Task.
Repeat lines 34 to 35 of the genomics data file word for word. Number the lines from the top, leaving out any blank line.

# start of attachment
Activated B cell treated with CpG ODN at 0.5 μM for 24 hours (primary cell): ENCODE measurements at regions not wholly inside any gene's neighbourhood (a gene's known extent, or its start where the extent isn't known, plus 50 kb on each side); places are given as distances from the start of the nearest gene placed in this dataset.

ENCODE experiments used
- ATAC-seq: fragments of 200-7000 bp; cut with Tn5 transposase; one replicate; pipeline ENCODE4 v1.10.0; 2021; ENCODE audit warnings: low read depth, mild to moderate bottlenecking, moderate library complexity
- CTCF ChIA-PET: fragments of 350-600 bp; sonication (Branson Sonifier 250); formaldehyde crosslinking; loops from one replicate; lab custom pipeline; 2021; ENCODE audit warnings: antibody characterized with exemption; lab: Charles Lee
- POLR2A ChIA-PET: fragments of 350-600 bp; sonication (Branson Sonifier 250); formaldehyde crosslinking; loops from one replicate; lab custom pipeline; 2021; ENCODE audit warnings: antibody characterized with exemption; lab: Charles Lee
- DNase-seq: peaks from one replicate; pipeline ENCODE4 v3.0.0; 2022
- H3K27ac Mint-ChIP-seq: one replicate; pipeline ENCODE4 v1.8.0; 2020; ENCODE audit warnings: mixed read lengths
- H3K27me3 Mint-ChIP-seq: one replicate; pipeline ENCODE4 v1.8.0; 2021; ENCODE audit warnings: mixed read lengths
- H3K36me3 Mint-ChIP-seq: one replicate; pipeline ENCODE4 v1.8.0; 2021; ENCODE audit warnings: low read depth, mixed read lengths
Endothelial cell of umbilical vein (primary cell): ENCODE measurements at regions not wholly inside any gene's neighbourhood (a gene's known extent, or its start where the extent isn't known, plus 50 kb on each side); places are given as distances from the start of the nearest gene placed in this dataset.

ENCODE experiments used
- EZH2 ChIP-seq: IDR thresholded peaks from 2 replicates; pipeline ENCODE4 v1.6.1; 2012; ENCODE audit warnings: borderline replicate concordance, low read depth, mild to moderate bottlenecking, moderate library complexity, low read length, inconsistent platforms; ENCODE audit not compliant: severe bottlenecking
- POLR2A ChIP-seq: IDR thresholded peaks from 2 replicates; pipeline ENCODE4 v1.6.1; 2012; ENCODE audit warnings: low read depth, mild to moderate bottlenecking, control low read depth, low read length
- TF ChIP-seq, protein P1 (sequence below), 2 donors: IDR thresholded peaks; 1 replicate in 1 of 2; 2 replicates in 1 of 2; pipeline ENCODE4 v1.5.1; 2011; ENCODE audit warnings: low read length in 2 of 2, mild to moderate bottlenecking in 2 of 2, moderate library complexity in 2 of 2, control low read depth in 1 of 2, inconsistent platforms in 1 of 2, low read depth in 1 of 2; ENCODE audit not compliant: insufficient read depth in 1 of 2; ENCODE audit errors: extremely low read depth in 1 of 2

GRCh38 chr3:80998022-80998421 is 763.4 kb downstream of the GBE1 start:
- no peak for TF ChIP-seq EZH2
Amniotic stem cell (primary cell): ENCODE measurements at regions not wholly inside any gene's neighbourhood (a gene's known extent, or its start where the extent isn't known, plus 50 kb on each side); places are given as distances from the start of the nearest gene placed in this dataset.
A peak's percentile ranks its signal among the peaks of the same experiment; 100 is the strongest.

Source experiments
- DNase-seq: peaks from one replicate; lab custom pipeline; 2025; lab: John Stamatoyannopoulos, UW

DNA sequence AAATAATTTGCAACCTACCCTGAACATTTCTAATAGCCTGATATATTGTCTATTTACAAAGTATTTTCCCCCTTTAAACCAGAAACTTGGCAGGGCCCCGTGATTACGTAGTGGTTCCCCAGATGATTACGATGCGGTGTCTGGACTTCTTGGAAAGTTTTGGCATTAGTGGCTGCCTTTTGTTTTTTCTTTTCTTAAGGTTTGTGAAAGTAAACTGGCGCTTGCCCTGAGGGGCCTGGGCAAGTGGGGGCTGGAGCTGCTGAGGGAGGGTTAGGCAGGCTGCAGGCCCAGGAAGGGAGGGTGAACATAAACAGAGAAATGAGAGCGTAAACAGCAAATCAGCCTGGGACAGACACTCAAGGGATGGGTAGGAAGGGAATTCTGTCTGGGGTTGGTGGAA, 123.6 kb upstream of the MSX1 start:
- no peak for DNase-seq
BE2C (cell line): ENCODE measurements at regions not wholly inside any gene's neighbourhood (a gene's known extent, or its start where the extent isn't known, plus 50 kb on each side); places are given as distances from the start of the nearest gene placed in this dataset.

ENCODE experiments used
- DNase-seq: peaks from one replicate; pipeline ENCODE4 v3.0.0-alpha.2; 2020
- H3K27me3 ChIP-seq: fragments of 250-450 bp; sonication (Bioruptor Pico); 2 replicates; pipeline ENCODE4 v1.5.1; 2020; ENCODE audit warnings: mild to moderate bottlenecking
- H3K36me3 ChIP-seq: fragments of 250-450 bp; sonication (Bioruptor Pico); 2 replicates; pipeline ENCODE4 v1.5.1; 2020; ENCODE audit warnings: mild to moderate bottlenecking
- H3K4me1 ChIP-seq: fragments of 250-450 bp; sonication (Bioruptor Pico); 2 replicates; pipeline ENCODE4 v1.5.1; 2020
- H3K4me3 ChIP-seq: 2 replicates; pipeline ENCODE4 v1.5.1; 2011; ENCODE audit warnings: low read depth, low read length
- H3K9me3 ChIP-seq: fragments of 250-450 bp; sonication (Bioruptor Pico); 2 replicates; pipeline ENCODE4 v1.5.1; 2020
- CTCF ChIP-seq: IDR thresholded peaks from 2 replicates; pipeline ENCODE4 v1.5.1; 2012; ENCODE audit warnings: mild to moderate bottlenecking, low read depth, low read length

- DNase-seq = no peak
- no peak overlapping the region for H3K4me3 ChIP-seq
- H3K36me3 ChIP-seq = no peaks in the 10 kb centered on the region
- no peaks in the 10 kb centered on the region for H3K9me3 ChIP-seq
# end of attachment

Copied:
- H3K36me3 ChIP-seq = no peaks in the 10 kb centered on the region
- no peaks in the 10 kb centered on the region for H3K9me3 ChIP-seq